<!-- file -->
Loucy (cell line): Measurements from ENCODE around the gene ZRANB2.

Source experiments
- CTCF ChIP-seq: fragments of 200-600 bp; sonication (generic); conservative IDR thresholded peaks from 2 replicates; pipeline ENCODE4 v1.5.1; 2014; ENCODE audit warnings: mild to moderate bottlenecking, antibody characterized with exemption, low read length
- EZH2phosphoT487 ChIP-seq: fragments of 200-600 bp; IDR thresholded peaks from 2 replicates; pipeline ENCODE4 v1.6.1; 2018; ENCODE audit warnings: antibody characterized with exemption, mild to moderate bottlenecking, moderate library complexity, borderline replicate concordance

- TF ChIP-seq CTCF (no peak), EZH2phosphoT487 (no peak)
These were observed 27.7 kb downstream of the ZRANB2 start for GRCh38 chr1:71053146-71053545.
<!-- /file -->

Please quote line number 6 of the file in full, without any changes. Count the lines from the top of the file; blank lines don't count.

These were observed 27.7 kb downstream of the ZRANB2 start for GRCh38 chr1:71053146-71053545.